Training numerical skills with the adaptive videogame "The Number Race": A randomized controlled trial on preschoolers

Francesco Sella, Patrizio Tressoldi, Daniela Lucangeli, Marco Zorzi

Research output: Contribution to journalArticlepeer-review


Adaptive computer games offer an attractive method for numeracy training in young children. However, the evidence for transfer of learning to standard measures of numerical and arithmetic skills is scarce. We carried out a randomized controlled trial on a sample of preschool children of middle socio-economic status to evaluate the effectiveness of the freeware videogame "The Number Race" (Wilson et al., 2006). Children were randomly assigned to the training group or to the control group performing an alternative computer-based activity matched for duration and setting. The groups were matched for age, gender, and IQ. Training yielded large improvements in mental calculation and spatial mapping of numbers, as well as smaller improvements in the semantic representation of numbers. Our findings complement previous studies that showed beneficial effects for disadvantaged children, thereby suggesting that "The Number Race" is a valuable tool for fostering mathematical learning in the general population of young children.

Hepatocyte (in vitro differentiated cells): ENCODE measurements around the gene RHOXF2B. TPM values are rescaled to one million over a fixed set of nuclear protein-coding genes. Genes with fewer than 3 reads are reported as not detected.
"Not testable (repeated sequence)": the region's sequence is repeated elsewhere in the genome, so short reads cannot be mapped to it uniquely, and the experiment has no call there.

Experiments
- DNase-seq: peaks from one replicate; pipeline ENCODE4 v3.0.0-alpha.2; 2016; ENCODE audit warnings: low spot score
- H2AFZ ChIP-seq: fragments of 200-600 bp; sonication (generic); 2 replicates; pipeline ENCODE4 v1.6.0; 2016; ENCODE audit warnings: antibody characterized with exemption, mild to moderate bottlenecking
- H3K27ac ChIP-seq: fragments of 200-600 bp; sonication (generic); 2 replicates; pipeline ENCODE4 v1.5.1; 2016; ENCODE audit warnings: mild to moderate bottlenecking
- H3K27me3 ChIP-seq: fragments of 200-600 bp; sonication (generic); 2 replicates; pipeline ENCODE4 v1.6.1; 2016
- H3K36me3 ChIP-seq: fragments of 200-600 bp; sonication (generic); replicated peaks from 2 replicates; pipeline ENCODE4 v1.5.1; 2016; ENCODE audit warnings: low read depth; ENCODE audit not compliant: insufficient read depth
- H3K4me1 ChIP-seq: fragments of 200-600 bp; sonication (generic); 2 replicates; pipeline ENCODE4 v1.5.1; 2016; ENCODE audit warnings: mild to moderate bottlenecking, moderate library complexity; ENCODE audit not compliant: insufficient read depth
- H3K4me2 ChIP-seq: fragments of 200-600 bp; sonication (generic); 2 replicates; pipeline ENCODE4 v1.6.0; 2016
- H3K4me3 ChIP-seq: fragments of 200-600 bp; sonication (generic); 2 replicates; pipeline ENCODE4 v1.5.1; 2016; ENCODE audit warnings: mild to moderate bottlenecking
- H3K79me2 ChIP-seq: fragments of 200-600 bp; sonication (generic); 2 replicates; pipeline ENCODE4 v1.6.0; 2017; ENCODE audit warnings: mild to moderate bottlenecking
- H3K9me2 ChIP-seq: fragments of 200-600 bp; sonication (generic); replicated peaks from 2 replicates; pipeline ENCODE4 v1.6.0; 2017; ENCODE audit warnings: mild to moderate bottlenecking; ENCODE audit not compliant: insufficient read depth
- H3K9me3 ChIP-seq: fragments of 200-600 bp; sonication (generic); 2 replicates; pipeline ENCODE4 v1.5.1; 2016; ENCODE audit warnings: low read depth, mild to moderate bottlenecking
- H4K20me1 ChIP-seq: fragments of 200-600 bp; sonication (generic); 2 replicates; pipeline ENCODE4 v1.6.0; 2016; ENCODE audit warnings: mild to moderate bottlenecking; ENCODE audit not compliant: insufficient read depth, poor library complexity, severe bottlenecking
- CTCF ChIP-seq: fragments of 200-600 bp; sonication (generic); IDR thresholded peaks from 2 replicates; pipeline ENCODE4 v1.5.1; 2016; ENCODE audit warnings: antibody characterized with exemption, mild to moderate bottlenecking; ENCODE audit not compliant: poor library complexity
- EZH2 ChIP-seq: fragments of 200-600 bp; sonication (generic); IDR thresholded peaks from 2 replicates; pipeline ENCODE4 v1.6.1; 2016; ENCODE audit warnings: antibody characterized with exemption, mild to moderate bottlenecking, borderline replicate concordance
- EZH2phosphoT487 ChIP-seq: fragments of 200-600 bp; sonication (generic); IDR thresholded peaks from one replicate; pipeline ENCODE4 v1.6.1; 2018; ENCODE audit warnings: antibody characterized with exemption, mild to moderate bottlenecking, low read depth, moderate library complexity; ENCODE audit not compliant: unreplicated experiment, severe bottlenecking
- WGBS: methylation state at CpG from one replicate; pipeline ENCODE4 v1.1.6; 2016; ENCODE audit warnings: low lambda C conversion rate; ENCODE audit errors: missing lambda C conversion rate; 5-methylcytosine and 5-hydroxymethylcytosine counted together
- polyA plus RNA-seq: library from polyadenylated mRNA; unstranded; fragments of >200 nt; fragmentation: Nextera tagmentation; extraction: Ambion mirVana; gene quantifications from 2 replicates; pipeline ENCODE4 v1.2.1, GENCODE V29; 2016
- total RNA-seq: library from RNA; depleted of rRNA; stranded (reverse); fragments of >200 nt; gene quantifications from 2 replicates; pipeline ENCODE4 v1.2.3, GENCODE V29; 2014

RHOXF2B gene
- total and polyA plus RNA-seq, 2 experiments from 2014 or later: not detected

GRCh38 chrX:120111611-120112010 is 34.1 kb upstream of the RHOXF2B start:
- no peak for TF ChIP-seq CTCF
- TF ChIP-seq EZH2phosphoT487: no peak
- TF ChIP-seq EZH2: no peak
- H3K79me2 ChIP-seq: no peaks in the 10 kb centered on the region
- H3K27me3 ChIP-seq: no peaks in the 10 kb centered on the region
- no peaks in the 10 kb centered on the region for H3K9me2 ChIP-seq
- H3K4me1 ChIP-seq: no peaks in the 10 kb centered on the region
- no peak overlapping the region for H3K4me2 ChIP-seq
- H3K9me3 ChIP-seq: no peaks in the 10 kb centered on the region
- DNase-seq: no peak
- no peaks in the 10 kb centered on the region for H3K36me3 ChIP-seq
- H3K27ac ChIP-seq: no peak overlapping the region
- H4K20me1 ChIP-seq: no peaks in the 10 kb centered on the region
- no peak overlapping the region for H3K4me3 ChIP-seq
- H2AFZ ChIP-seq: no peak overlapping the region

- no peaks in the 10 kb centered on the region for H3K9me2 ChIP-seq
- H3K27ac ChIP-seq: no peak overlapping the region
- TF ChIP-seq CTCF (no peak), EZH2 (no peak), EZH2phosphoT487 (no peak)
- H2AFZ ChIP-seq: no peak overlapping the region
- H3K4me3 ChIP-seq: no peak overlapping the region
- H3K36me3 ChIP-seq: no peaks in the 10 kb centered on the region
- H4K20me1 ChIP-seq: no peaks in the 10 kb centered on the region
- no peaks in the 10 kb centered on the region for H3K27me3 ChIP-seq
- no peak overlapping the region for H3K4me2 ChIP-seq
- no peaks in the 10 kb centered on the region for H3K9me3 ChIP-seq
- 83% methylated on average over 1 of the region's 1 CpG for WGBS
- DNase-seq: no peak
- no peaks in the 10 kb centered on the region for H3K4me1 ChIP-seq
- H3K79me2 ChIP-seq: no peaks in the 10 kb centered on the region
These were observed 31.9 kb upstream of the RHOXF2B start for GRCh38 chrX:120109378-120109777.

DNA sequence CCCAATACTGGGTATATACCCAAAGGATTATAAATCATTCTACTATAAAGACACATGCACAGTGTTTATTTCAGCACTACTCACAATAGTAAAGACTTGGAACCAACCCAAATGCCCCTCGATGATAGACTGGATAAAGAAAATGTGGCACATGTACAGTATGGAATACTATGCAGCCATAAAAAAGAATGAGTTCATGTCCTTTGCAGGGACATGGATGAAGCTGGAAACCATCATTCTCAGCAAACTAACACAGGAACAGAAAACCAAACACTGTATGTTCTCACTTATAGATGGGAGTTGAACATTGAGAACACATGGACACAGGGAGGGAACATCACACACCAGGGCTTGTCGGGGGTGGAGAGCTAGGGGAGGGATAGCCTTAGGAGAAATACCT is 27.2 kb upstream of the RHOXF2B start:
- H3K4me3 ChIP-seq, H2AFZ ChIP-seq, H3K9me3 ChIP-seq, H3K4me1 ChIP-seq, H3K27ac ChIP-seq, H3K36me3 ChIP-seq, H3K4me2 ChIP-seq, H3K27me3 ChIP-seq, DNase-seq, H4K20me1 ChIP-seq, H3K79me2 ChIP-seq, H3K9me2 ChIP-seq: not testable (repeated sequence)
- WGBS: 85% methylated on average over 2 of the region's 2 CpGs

Original languageEnglish
Pages (from-to)20-29
Number of pages10
JournalTrends in Neuroscience and Education
Issue number1
Publication statusPublished - Mar 1 2016


  • Cognitive training
  • Early numerical skills
  • Numerical cognition
  • Preschool children
  • The Number Race

ASJC Scopus subject areas

  • Education
  • Neuroscience (miscellaneous)
  • Behavioral Neuroscience
  • Cognitive Neuroscience


Dive into the research topics of 'Training numerical skills with the adaptive videogame "The Number Race": A randomized controlled trial on preschoolers'. Together they form a unique fingerprint.

Cite this